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Neutron decay products: n → p + e + ν + DC-photon?

  1. Apr 20, 2006 #1
    This is one of those old-high school questions that never got answered (And the search mechanism here doesn't narrow on quotemarks)--

    A neutron decays to a proton, electron, antineutrino ... But the highspeed escaping electron is a charge moving relative to (away from) the proton opposite charge and produces a photon (in the general sense; γ-ray; not much in the visible range) ... a noncyclic DC-pulse photon ... but,--

    Do we have information on this DC-pulse-"photon"?

    It radiates symmetrically about the p-e axis so it's got a wave-only non-ray behavior ... but, it is energy-to-be-accounted radiating into space .... Do we have an account on this, DC-pulse γ-radiant "photon" from neutron decay?

    (And, What do high energy physicists call this "extra" energy,-- unmodeled zero point flux?)

    Ray.
     
    Last edited: Apr 20, 2006
  2. jcsd
  3. Apr 26, 2006 #2
    Yes, emission of photon during beta decay is topic of current research at National Institute of Standards and Technology--I suggest you email authors of this paper:
    http://nvl.nist.gov/pub/nistpubs/jres/110/4/j110-4fis.pdf#search='neutron%20decay%20photon'
     
  4. Apr 28, 2006 #3
    The paper opens with:

    "Beta decay of the neutron into a proton, electron, electron antineutrino is occasionally accompanied by the emission of a photon…..this rare branch of a fundamentally weak decay has never been observed".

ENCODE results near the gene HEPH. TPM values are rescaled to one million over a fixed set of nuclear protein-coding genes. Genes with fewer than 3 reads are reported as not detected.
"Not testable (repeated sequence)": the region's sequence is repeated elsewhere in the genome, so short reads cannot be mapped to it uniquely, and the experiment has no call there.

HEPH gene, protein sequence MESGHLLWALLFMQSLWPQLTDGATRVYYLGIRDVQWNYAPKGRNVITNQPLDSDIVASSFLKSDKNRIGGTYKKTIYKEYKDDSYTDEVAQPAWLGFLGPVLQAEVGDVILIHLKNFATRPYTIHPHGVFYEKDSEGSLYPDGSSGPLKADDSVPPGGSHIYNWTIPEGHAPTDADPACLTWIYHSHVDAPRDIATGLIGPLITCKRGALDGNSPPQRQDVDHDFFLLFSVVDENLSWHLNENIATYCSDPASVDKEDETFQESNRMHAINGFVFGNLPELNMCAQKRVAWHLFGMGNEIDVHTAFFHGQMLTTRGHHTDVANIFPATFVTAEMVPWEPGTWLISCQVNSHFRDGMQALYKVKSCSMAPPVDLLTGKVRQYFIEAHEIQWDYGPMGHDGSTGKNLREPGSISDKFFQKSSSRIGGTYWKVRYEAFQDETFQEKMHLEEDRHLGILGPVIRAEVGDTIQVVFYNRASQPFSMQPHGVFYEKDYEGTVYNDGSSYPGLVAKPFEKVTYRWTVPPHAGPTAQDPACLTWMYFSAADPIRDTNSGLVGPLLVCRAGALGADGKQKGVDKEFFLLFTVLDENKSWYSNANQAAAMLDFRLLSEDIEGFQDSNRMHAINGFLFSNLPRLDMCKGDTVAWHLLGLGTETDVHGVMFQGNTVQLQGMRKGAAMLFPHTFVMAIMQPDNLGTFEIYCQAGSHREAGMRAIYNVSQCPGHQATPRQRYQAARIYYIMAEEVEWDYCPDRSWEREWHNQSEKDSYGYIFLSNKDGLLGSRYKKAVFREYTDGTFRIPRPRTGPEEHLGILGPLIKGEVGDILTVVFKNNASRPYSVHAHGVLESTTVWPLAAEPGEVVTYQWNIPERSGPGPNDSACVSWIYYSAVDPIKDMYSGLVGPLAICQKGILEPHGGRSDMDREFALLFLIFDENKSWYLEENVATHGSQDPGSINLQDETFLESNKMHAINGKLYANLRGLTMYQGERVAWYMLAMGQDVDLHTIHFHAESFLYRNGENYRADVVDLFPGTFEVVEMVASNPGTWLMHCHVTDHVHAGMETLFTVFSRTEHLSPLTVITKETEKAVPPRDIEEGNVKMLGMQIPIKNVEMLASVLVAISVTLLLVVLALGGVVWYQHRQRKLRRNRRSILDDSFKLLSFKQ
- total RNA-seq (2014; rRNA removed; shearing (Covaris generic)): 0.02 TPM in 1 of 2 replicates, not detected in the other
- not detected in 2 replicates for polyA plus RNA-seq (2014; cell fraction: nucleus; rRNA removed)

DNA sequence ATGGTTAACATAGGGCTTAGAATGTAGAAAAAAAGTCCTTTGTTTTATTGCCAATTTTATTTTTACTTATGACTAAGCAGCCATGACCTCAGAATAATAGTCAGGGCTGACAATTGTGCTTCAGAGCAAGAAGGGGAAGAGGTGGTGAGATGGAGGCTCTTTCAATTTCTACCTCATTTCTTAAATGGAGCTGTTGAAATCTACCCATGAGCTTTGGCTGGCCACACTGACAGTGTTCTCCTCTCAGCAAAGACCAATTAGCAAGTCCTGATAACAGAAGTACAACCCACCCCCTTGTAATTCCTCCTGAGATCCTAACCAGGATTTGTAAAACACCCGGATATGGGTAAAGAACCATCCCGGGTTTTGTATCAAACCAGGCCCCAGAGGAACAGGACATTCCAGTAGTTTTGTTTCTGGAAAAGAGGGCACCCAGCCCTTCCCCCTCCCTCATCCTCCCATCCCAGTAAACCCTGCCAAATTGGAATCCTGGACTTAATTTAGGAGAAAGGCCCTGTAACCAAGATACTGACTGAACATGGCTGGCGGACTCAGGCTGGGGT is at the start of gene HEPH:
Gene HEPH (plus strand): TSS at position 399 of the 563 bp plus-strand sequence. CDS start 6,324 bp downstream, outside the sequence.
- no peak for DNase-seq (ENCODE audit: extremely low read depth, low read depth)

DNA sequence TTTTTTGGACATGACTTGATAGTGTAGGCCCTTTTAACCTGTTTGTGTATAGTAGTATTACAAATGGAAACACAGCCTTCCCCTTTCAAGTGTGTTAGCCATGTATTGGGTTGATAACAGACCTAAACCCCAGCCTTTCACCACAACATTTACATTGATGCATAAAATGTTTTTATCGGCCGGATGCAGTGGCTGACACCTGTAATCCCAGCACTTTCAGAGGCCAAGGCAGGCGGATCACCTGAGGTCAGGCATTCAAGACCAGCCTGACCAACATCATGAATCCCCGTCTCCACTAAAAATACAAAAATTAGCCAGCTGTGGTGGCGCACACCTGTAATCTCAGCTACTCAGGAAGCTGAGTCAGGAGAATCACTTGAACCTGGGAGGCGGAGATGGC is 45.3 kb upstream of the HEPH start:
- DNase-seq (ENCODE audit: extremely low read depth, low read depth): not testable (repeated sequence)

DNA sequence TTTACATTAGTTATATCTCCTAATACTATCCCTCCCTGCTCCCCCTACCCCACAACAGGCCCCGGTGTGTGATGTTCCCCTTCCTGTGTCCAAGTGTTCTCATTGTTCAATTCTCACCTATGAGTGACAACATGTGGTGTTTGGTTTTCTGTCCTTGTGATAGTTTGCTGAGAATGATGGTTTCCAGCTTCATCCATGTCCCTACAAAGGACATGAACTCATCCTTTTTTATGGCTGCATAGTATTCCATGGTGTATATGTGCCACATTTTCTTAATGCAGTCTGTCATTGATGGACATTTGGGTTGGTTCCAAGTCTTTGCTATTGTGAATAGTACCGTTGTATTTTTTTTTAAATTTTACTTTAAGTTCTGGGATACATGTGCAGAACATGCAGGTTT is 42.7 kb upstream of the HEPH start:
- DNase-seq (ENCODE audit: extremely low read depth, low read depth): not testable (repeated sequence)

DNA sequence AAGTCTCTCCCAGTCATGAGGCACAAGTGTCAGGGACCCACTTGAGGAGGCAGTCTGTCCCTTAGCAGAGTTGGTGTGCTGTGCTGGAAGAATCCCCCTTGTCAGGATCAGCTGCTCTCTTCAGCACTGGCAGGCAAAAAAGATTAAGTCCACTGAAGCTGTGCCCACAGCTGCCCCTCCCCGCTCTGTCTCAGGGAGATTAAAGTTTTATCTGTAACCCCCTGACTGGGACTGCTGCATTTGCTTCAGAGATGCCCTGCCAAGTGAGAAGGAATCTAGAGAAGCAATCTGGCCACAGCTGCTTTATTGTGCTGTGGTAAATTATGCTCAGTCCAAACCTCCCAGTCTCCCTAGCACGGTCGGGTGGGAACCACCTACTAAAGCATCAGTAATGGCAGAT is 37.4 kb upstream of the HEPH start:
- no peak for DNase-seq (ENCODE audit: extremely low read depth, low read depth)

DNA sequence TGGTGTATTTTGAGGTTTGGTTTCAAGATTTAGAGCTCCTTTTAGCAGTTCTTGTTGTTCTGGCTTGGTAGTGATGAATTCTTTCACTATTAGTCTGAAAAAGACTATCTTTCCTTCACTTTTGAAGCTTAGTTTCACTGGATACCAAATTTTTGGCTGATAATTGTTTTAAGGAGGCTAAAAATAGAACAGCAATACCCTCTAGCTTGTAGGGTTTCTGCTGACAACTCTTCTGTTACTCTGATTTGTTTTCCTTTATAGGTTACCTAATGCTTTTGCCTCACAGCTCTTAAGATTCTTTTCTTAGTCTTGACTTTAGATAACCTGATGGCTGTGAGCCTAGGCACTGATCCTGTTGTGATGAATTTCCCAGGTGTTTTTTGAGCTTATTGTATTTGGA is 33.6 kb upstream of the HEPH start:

Presumably it is the photon that has not been observed. If it is not observed (in the form of an interaction?), how is it 'known to occassionally occur'? A result was expected by the close of 2005, has this been reported?

    I would not expect the antineutrino and the photon to occur in the same decay, only one or the other, hence my interest in this item.
     
  5. Apr 28, 2006 #4
    Why?

    You have to conserve lepton number- so the electron anti-neutrino has to show up, always. That is why it is an anti-neutrino. But it is the sharing of the available energy that allows the creation of the photon.

    I have not read the paper, but I assume they are finding some missing energy in some instances of the reaction, or it could be a momentum conservation issue also. That would be my guess- the same way the neutrino was hypothesized long before its experimental observation.
     
    Last edited: Apr 28, 2006
  6. Apr 30, 2006 #5
    Sorry, cannot say why as PF rules rightly prevent promotion of personal (i.e. unpublished) theories. But it is worth remembering a comment I read in one book. It said that as a rough guide "rules work even though not directly proven by experiment"; (for example, the allocation of fractional charge to quarks), "Laws are proven by experiment". New theories might get away with breaking the rules but would never get away with breaking the laws. I would be back to square one if both antineutrino and photon were proven to occur, (by experiment) in neutron decay.
    Perhaps someone can tell us the precise current state of this problem?
     
    Last edited: Apr 30, 2006
  7. Apr 30, 2006 #6

    ZapperZ

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    Since when? And what exactly are "directly proven by experiment"? Considering the tons of experiments that are consistent with these fractional charges, how much more convincing do you need?